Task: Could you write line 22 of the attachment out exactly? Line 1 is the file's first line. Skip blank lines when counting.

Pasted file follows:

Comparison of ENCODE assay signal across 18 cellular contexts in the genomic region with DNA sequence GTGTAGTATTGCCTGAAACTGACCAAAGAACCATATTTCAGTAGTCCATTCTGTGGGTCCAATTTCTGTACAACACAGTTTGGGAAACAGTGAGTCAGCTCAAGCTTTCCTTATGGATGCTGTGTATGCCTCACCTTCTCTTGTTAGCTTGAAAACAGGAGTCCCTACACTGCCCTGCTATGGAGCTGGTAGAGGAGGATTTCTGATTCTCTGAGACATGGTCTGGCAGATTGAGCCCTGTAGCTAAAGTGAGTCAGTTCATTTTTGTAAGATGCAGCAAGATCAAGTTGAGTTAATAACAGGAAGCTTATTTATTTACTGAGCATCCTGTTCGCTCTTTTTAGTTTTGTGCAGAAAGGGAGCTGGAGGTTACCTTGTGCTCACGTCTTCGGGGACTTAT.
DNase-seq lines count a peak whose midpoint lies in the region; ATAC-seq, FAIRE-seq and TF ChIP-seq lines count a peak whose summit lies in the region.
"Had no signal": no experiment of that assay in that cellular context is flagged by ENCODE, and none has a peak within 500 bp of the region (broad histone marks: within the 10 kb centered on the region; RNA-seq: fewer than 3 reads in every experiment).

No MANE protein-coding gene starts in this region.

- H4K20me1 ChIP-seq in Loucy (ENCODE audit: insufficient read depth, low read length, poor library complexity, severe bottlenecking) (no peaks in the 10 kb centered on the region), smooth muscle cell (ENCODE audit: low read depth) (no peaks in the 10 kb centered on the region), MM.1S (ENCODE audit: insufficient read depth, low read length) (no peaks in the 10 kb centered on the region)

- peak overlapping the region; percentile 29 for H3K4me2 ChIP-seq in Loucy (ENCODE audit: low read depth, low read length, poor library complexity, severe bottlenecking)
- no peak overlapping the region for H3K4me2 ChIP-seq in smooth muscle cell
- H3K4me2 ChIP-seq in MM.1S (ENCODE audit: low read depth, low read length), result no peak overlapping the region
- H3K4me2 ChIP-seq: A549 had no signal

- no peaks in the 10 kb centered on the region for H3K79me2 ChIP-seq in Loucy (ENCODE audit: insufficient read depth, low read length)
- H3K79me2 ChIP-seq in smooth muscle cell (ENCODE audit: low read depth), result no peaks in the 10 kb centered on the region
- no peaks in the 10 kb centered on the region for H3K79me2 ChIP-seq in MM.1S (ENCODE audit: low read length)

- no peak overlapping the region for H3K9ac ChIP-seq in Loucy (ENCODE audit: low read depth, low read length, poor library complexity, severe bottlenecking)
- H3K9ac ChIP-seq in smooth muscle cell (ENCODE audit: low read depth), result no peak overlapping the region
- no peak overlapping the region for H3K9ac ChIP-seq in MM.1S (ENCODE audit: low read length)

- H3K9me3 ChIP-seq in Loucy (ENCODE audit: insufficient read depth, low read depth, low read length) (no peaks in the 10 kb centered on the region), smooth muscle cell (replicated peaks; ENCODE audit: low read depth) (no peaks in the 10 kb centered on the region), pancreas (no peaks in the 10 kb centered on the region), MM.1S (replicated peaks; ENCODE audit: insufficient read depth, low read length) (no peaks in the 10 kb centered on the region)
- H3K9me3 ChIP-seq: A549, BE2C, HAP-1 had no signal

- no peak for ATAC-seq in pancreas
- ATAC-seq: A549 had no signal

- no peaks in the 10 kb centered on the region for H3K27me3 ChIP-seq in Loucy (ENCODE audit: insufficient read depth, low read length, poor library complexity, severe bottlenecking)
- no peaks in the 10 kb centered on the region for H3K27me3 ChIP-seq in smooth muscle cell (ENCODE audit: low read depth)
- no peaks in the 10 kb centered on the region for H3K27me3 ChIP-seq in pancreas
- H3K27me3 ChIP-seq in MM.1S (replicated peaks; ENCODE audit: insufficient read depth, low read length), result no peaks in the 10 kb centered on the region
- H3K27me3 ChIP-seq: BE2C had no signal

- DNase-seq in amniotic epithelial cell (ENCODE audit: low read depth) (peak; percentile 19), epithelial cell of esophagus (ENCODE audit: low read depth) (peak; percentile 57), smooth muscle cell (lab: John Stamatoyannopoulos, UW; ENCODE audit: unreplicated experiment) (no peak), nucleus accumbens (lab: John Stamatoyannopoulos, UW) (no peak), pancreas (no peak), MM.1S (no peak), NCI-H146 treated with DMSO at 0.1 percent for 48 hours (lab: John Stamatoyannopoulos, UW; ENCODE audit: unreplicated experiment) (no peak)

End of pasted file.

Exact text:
- no peaks in the 10 kb centered on the region for H3K27me3 ChIP-seq in pancreas